Patients return the morning after the operation for an initial visit. They return 7-10 days later for a final visit, and if they had unified tissue harvesting, to have their sutures removed.
Post-operative discomfort is minimal and noticeability is rarely a problem since neither the donor nor recipient area is shaved. In the donor area, nothing is visible after the operation, as the area is well camouflaged by hair. In the recipient area, small crusts can form around grafts shortly after implantation. These may or may not be noticeable, depending how much existing hair is present at the time of the operation. There can be swelling after the operation, and the degree of swelling is often the determining factor in whether there is any post-procedural noticeability. For that reason, we suggest that patients take 7-10 days off of work and social engagements if they wish to avoid questions.
Short, transplanted hairs are visible immediately after the operation. These hairs occasionally grow, but more commonly fall out four weeks after the operation. Hairs begin regrowing four months after the procedure. Noticeable cosmetic changes are evident six months after the operation, but there is continuing new growth for up to one year after the operation, at which time the final result can be assessed.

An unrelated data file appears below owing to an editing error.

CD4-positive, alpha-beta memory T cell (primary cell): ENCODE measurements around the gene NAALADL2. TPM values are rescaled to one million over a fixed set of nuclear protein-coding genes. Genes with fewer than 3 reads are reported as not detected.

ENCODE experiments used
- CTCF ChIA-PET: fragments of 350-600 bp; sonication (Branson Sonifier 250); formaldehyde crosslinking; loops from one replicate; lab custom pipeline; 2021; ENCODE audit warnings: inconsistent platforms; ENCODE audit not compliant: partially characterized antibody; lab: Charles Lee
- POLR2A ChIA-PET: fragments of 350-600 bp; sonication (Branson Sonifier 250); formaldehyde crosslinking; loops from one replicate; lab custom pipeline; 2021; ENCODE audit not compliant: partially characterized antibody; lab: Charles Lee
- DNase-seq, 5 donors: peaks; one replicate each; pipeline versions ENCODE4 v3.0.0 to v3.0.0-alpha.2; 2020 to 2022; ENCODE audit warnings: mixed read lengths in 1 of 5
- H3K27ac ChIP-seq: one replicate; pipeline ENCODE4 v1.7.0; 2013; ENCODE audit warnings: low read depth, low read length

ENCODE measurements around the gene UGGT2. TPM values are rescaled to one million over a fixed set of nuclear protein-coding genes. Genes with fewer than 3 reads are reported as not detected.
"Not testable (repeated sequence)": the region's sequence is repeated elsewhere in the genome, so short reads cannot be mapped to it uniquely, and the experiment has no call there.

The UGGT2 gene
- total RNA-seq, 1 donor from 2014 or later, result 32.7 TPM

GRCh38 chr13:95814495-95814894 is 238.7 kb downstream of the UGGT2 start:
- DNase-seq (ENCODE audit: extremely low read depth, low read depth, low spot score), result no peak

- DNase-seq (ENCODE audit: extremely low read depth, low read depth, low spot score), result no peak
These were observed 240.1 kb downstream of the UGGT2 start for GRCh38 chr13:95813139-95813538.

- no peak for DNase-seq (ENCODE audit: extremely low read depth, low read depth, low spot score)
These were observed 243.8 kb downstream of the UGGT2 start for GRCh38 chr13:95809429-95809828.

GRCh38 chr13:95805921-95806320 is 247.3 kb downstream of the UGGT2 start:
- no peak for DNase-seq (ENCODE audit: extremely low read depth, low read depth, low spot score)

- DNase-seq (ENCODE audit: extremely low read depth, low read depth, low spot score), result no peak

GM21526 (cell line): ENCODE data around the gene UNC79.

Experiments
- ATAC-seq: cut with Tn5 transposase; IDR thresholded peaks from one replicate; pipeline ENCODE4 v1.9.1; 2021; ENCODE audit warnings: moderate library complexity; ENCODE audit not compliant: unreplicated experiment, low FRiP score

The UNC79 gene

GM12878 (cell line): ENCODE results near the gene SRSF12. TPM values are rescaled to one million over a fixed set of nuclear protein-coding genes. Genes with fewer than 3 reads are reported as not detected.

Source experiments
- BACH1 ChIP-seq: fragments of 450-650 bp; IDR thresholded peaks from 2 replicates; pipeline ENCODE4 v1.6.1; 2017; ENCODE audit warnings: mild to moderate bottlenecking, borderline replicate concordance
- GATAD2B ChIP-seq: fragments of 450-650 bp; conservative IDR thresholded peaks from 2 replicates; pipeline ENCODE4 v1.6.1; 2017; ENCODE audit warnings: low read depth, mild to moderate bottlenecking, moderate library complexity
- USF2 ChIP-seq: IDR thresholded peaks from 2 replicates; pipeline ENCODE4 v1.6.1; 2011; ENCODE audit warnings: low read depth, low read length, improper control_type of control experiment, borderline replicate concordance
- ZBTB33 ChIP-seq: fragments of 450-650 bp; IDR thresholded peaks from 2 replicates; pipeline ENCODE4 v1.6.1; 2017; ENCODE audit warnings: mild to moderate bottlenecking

Donor Harvesting Techniques:
Unified Donor Harvesting
Unified donor harvesting (UDH) is a method of donor hair harvesting wherein donor tissue is removed as a single piece of tissue containing multiple follicular units. A team of experienced staff then isolate individual follicular unit grafts (FUG) from this tissue. After healing, patients have a thin, linear scar that is undetectable unless the scalp is shaved. With future surgeries, the existing donor scar is excised as part of any new tissue harvesting, such that patients only have a single scar, even after multiple operations.
Our ability to obtain minimal scarring is related to our conservative treatment philosophy. We are willing to accept a lower number of grafts in exchange for less wound tension, which is the major determinant of healthy wound healing.